Fracking and foreclosures: Will oil and gas drilling create second housing crisis?
One of the themes that emerged from last week's Republican presidential debate in Nevada – the foreclosure capital of the United States – is that GOP candidates largely don't think the federal government should do much to fix the ongoing housing crisis.
Instead, candidates – if they've said anything at all about housing – feel the real estate market should be allowed to hit rock bottom while the broader economy is stimulated by programs aimed at job growth – especially in energy sectors like oil and gas development and coal mining.
“The idea of the federal government running around and saying, ‘We're going to give you some money for trading in your old car…or we're going to keep banks from foreclosing if you can't make your payments...” candidate and former Massachusetts Gov. Mitt Romney said, “The right course is to let markets work.”
“Mitt Romney's message to Nevada homeowners struggling to pay their mortgage bills is simple: You're on your own, so step aside,” Obama campaign spokesman Ben LaBolt said. “This is just one more indication that while he will bend over backwards to preserve tax breaks for large corporations and tax cuts for millionaires and billionaires, Mitt Romney won't lift a finger to restore economic security for the middle class.”
Texas Gov. Rick Perry wouldn't even touch the foreclosure issue last week, but he has been one of the most strident supporters of rolling back environmental regulations to stimulate domestic energy production and add those high-playing (albeit boom and bust) jobs.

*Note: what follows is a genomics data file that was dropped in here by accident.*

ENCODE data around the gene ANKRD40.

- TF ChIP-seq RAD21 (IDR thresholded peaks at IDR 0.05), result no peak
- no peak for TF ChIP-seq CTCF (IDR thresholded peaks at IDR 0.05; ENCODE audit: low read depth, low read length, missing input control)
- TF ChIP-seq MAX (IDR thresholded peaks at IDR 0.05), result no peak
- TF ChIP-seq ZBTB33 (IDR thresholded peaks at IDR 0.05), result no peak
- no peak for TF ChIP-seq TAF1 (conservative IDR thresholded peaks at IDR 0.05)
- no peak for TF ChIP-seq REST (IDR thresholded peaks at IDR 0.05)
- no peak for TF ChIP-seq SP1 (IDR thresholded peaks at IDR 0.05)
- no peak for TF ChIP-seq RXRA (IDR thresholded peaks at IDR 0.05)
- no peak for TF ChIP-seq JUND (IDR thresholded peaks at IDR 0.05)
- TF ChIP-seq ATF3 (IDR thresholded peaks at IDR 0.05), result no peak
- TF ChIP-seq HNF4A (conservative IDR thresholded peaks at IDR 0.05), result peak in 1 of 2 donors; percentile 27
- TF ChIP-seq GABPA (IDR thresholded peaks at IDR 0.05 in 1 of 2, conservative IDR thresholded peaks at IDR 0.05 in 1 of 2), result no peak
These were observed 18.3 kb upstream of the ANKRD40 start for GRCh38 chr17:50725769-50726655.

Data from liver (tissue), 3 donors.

And that approach jibes with Colorado's Republican congressional delegation, with freshmen like Scott Tipton and Cory Gardner talking a lot about domestic energy production but not so much about the housing crisis in Colorado – still among the nation's leaders in foreclosures. Tipton is increasingly on the hot seat for being one of the most ardent supporters of tax subsidies for big oil and gas.
But as hydraulic fracturing has opened up unconventional oil plays in formations like the Niobrara Shale in northern Colorado, places like Weld County are still experiencing high foreclosure rates. And the ensuing land rush and oil and gas leasing frenzy has left some property owners confused and fearful. Perhaps rightfully so.
Banks in New York are now becoming more proactive, in some cases declining to loan money to purchase property unless the buyer agrees not to allow drilling or the oil and gas company agrees to clean up any environmental messes that might lower property values.
“Bankers and real estate executives, especially in New York, are starting to pay closer attention to the fine print and are raising provocative questions, such as: What happens if they lend money for a piece of land that ends up storing the equivalent of an Olympic-size swimming pool filled with toxic wastewater from drilling?” the New York Times reported last week.
Property owners in Colorado have already experienced precipitous declines in property values as a result of drilling activity, the non-profit Checks and Balances Project reports:
“In recent years, landowners in heavily ‘fracked' parts of the country, like Garfield County Colorado, have seen property values plummet. Retirees, like Dee Hoffmeister and Lisa Bracken, have experienced this firsthand. Both of their families have found themselves powerless to pursue any recourse at recovering the damage done to their personal assets.”
So the seemingly unrelated housing crisis and economic recovery via more domestic drilling and mining may actually be mutually exclusive in some areas.
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